Means-tested benefits need better co-ordination, say MPs
By Nick Mann | 12 January 2012
One body should be given responsibility for ensuring the different
parts of the welfare system work together effectively and do not unintentionally penalise
claimants, MPs said today.
In a report on the £87bn spent every year on means-tested
benefits, the Commons Public Accounts Committee found that no department had overall
responsibility. Instead, nine government departments and 152 local authorities
administer 30 different means-tested benefits, which together account for around
13% of total public spending.
MPs also found that the ‘sheer complexity’ of the current
benefits system placed a heavy burden on claimants, with those claiming
multiple benefits having to deal with several different bodies.
PAC chair Margaret Hodge said: ‘This can be confusing and
potentially discourage legitimate applications. Departments responsible for
means testing must work together to get a better understanding of the burdens placed
She added: ‘There needs to be a single body responsible for overseeing
the interaction between different benefits, means tested or not, and ensuring
consistency and value for money.’
Welfare reform, and in particular the introduction of a
single Universal Credit, aimed to simplify the system and improve the incentive
for claimants to work, the committee noted.
But for this to happen, a better understanding was needed
of the impact some means-tested benefits had on claimants’ incentive to work,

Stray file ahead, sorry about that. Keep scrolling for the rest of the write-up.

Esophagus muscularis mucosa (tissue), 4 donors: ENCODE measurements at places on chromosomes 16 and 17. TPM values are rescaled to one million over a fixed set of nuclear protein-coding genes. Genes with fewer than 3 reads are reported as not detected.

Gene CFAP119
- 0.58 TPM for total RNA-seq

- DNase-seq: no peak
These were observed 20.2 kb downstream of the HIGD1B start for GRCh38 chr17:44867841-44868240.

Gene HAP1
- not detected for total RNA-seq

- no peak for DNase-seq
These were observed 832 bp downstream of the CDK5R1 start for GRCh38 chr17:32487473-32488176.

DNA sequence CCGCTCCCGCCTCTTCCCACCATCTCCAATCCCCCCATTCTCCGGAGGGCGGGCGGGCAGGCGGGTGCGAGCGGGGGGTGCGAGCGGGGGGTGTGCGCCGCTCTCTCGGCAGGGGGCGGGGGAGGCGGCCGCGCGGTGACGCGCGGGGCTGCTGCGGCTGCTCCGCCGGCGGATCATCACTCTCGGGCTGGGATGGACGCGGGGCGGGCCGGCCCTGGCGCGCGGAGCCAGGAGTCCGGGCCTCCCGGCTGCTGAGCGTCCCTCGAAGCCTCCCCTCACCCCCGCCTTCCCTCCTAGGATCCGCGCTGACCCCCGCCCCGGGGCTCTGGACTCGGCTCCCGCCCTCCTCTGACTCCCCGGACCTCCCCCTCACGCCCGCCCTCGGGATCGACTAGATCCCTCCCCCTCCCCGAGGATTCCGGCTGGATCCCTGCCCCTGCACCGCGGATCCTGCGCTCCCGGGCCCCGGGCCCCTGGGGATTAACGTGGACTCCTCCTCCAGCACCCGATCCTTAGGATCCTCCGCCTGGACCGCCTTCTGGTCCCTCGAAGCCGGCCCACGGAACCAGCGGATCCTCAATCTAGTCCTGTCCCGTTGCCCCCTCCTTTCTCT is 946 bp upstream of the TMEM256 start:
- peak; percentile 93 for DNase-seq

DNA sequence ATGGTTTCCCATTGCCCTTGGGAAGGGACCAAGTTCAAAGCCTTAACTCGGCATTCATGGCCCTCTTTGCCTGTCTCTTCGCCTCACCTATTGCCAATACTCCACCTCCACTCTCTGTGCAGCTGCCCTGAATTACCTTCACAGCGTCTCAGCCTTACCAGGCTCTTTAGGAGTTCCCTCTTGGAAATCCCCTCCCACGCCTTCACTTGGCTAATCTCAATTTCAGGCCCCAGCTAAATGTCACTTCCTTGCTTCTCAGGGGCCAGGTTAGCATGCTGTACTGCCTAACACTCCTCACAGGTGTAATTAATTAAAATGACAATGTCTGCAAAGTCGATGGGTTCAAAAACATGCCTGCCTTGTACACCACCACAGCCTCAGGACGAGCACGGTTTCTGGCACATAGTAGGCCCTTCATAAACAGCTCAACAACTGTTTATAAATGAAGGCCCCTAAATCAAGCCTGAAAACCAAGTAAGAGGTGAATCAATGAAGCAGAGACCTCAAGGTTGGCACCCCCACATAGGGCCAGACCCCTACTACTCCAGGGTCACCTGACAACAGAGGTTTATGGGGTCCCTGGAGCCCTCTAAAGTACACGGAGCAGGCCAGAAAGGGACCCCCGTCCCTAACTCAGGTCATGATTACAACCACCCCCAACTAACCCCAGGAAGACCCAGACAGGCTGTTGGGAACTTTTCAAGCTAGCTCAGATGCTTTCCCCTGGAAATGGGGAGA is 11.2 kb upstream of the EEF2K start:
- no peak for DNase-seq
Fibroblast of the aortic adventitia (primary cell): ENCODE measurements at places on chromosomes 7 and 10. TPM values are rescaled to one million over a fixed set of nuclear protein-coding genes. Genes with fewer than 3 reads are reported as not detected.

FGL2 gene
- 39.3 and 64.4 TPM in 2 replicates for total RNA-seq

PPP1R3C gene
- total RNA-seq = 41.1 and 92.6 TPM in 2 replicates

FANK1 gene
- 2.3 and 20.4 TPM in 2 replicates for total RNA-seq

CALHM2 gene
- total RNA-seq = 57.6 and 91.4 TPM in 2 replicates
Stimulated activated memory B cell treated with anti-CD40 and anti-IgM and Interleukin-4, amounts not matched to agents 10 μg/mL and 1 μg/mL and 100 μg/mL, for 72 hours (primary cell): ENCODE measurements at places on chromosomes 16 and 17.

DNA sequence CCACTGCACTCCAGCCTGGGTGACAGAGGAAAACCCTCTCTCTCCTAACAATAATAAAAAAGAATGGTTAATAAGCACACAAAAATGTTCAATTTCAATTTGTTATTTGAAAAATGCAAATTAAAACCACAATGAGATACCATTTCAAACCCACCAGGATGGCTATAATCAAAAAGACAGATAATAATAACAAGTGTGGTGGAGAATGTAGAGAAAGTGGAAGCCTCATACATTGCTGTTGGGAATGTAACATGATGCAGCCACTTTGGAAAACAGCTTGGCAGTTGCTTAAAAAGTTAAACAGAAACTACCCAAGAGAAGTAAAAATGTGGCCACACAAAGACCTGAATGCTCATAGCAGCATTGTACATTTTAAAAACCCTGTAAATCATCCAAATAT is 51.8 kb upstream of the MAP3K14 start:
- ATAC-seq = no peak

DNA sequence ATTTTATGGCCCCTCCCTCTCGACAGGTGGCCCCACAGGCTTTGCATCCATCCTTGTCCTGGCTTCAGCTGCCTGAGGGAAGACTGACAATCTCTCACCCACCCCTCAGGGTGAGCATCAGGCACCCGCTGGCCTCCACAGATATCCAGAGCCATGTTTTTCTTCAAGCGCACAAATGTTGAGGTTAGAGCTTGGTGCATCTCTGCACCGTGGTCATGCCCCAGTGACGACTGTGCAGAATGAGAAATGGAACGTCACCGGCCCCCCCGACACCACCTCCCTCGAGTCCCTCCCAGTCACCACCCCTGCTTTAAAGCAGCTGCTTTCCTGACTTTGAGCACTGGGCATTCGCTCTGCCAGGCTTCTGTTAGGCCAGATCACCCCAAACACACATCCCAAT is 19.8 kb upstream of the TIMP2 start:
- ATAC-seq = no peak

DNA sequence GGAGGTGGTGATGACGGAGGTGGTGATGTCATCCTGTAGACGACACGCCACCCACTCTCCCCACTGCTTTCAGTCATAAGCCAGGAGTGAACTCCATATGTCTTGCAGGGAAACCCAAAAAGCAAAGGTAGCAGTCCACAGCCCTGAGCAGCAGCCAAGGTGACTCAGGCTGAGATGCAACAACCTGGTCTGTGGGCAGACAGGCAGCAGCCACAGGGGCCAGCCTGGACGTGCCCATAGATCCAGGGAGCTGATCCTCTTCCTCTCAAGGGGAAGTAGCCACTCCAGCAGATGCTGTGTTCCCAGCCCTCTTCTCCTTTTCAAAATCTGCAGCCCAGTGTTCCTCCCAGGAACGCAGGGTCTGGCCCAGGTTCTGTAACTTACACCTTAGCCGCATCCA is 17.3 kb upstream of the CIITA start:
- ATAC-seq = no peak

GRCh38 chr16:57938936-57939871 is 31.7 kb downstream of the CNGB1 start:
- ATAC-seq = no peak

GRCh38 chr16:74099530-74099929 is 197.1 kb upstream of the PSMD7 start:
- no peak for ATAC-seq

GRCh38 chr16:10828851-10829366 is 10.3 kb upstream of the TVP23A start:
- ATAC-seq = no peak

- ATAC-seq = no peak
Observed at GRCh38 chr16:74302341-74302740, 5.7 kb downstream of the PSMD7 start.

the MPs said. They also found a lack of understanding of how incentives to work
interacted with other reforms being introduced by government.
As an example, the committee cited the potential impact a
university bursary award would have on a family claiming means-tested benefits.
Hodge said: ‘The government spends at least £87bn a year on means-tested benefits, and
the poorest households rely on them for a third of their
income. So it is crucial that government gets the design and implementation of
means-tested benefits right, to protect vulnerable claimants as well as the
‘If its fundamental reforms of the benefits
system are to work, the government must learn from past experience and co-ordinate
benefits more effectively.’
Responding to the committee’s
conclusions, the Department for Work and Pensions said the Universal Credit
would strike the ‘right balance’ between getting support to those most in need
and encouraging work, as well as protecting the system from fraud and error.
A spokesman for
the department said: ‘This report highlights exactly why we need
Universal Credit. It has been designed across departments with the benefits and
challenges raised by the PAC in mind. It will mean more people getting the
money they are entitled to whilst reducing complexity and fraud in the system.’